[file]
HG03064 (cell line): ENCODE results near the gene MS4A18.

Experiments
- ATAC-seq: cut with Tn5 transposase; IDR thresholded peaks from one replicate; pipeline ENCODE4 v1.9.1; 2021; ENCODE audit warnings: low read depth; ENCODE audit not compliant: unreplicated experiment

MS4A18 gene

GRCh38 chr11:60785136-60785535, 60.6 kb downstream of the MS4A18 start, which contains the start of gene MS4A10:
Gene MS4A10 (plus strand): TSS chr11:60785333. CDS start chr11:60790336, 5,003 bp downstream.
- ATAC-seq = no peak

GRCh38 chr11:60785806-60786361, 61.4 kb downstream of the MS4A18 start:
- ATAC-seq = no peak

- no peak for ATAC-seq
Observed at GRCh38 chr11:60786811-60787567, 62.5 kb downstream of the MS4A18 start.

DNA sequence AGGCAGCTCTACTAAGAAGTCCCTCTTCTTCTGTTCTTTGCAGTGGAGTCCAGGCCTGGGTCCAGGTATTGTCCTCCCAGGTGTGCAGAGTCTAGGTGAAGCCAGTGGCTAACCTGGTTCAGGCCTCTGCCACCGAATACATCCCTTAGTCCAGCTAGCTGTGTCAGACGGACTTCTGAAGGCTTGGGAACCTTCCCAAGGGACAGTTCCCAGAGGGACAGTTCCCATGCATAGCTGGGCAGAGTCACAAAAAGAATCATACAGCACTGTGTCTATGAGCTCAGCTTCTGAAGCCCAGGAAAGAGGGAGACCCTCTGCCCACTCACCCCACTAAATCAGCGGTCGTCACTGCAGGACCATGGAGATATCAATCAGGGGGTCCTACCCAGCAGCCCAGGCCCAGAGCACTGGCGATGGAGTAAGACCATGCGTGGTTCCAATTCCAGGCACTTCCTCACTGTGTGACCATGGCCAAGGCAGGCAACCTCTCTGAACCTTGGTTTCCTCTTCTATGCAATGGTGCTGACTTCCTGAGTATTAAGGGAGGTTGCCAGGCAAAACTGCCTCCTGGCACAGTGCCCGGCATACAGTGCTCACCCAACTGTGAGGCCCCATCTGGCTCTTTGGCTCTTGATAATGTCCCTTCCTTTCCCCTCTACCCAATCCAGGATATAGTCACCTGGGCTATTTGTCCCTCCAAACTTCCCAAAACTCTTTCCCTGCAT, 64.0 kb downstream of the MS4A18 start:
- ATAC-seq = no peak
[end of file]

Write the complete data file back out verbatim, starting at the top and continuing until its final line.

HG03064 (cell line): ENCODE results near the gene MS4A18.

Experiments
- ATAC-seq: cut with Tn5 transposase; IDR thresholded peaks from one replicate; pipeline ENCODE4 v1.9.1; 2021; ENCODE audit warnings: low read depth; ENCODE audit not compliant: unreplicated experiment

MS4A18 gene

GRCh38 chr11:60785136-60785535, 60.6 kb downstream of the MS4A18 start, which contains the start of gene MS4A10:
Gene MS4A10 (plus strand): TSS chr11:60785333. CDS start chr11:60790336, 5,003 bp downstream.
- ATAC-seq = no peak

GRCh38 chr11:60785806-60786361, 61.4 kb downstream of the MS4A18 start:
- ATAC-seq = no peak

- no peak for ATAC-seq
Observed at GRCh38 chr11:60786811-60787567, 62.5 kb downstream of the MS4A18 start.

DNA sequence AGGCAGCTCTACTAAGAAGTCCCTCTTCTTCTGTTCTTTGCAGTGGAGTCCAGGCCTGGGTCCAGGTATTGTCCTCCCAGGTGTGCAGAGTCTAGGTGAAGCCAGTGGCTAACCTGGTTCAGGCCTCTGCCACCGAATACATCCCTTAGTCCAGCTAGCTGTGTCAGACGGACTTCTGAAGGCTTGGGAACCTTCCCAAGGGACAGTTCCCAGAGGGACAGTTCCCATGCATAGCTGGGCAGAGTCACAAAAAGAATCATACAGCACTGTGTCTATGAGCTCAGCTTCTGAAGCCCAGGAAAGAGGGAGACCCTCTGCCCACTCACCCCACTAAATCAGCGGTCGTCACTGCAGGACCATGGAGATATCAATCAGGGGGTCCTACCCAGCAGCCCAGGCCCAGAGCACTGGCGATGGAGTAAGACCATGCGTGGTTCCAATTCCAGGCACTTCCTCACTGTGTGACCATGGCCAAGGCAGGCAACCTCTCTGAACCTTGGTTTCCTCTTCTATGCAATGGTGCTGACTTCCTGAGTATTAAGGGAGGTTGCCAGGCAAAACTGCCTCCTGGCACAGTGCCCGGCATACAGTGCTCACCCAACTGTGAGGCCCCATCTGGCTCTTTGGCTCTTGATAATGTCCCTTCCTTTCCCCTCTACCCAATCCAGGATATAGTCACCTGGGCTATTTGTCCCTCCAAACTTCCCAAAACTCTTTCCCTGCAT, 64.0 kb downstream of the MS4A18 start:
- ATAC-seq = no peak